Ga. Power opens lab to reduce water consumption

by Walter C. Jones, Morris News Service

alt

Georgia Power’s Water Research Center opened at Plant Bowen in Cartersville, Ga. 


The utility withdraws water from rivers near its power plants, and returns 90 percent of it back to those streams. But the amount that goes up the cooling towers in the form of steam is still tremendous. Other water is used in capturing emissions created in the burning of coal and natural gas, and that water has to be processed before it can be returned to streams as well.

That gives the company plenty of incentive to discover affordable ways to reduce water usage as the federal government begins the first wholesale revision of the 40-year-old Clean Water Act with the likely result of imposing tougher, more expensive regulations. Georgia Power CEO Paul Bowers told the dignitaries and industry executives at the Nov. 19 opening ceremony in the shadow of the giant cooling towers that he supported the $12 million cost of equipping the new laboratory because the company is a good steward of natural resources.

"Why are we doing this? Because it's the right thing to do," he said.

Georgia Power put up half the cost, and the rest came from 14 other utilities and industry research foundations. Companies can sponsor projects with the understanding that the research results will be shared publicly unless they pony up extra. A joint committee will evaluate proposals — even those from Georgia Power — and decide what goes ahead based on likelihood of success and potential benefit in terms of costs or staying one step ahead of regulators.

"The goal of the Water Research Center is to engage everyone, academia, regulators of what we're doing, what the technologies are, where the weaknesses are, where the gaps are," said Jay Wos, water research manager for the Southern Research Institute, one of the largest partners in the center. "... You don't want to get in a situation where you do this, and (regulators) keep changing the rules — where they move the line, move the line, move the line, and the economics come in."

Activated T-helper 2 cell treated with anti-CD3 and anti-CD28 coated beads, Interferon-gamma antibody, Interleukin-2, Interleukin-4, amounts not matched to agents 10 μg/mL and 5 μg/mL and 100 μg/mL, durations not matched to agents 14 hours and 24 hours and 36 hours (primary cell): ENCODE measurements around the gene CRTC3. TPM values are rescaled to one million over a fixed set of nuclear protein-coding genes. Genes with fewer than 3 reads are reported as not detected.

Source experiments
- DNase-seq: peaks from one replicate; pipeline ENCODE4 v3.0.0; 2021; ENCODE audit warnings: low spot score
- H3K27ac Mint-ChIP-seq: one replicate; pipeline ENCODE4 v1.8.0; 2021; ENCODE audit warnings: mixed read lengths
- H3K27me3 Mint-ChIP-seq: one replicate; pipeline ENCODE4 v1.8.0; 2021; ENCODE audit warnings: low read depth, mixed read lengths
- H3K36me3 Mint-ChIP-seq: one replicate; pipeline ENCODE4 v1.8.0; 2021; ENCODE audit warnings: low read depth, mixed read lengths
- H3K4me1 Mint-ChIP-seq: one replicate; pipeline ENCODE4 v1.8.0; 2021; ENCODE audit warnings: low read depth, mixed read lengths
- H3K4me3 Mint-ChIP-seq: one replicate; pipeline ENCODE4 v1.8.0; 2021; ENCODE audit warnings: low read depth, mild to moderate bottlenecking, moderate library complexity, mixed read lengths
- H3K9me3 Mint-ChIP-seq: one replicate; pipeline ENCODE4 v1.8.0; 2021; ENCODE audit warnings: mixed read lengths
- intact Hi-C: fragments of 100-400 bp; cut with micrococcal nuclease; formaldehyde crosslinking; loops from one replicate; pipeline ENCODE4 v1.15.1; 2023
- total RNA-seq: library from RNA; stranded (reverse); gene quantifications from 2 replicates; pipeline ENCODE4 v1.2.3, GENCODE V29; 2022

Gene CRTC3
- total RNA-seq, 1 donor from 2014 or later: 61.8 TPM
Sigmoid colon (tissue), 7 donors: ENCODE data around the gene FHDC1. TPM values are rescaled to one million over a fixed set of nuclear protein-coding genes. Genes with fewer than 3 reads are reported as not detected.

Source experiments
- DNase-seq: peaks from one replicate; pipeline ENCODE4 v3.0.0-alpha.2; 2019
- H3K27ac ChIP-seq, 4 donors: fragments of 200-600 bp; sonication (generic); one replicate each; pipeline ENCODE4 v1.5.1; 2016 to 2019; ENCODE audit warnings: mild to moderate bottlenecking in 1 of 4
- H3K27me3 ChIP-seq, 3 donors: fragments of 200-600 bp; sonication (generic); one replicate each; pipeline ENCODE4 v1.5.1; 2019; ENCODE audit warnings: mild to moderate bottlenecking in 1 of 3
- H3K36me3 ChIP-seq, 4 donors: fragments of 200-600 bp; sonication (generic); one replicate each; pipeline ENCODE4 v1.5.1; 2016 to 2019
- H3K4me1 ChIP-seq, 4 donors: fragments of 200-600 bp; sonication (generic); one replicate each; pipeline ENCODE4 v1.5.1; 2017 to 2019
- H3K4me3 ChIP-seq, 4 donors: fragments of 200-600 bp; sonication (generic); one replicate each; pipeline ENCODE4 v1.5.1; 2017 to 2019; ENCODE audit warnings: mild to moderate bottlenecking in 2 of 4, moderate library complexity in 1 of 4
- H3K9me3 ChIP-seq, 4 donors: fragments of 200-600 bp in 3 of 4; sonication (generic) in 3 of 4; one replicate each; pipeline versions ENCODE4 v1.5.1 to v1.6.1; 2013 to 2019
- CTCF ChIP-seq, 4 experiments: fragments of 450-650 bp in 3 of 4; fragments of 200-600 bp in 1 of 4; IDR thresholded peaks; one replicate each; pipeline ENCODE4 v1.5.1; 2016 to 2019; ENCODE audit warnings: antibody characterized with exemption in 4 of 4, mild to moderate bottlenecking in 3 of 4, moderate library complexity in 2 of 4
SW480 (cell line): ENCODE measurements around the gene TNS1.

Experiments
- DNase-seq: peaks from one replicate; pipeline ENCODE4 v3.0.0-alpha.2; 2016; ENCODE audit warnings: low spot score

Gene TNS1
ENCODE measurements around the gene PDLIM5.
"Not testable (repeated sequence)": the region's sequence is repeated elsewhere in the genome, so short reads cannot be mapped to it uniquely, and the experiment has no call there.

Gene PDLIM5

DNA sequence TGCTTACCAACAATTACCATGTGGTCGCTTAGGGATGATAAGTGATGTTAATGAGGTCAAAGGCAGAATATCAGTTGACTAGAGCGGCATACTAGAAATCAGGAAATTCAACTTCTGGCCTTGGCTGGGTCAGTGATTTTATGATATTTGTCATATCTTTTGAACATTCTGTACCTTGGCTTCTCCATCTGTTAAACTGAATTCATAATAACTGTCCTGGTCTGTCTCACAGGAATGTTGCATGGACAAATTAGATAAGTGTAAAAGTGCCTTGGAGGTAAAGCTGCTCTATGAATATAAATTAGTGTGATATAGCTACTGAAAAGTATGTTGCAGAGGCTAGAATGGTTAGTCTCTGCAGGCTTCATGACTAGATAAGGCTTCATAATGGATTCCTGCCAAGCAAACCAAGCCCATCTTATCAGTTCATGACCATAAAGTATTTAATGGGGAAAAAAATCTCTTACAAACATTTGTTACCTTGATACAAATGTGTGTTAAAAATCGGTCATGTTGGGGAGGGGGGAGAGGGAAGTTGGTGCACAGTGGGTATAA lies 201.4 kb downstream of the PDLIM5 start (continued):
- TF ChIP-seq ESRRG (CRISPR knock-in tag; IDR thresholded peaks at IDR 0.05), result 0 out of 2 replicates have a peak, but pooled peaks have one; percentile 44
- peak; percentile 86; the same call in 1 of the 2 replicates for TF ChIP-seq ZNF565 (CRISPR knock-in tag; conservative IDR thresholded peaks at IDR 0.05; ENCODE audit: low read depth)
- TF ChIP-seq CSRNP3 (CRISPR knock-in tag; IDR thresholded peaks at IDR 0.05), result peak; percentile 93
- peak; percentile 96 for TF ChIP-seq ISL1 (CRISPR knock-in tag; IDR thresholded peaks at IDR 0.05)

The center's scientists offered tours of the labs scattered around the colossal power plant, although most of the equipment still must be hooked up. Their enthusiasm was on display as well as the gadgets and gizmos.

"These are like toys for a water chemist," said Richard Breckinridge, the center's manager of water technology.



More Local

Main Street Newnan

‘Rio 2’ on big screen at park Friday

Main Street Newnan is holding its second Screen on the Green outdoor family movie Friday as part of August’s First Friday event, &ldqu ... Read More


Effort seeks support for ‘Common Law Grand Jury'

Citizens from across Georgia will be gathering in Ringgold today in an effort to have “Common Law Grand Juries” in each county. ... Read More


Roundabout proposed for Hwys. 54/16 intersection

A traffic roundabout is proposed to replace the four-way stop at the intersection of Georgia Highways 54 and 16 between the towns of Sharpsb ... Read More


Suspect in year-old Troup robbery arrested

By Wes Mayer wesley@newnan.com The man suspected of robbing a barbecue restaurant in LaGrange just more than a year ago has finally been arr ... Read More


Grantville seeks budget solutions

While media from metro Atlanta television outlets were in attendance for Monday’s city council meeting in Grantville about an expected ... Read More

Coweta schools welcome 101 new teachers

The Coweta County School System welcomed 101 new teachers at its annual new teacher orientation earlier this week. In his remarks to the new ... Read More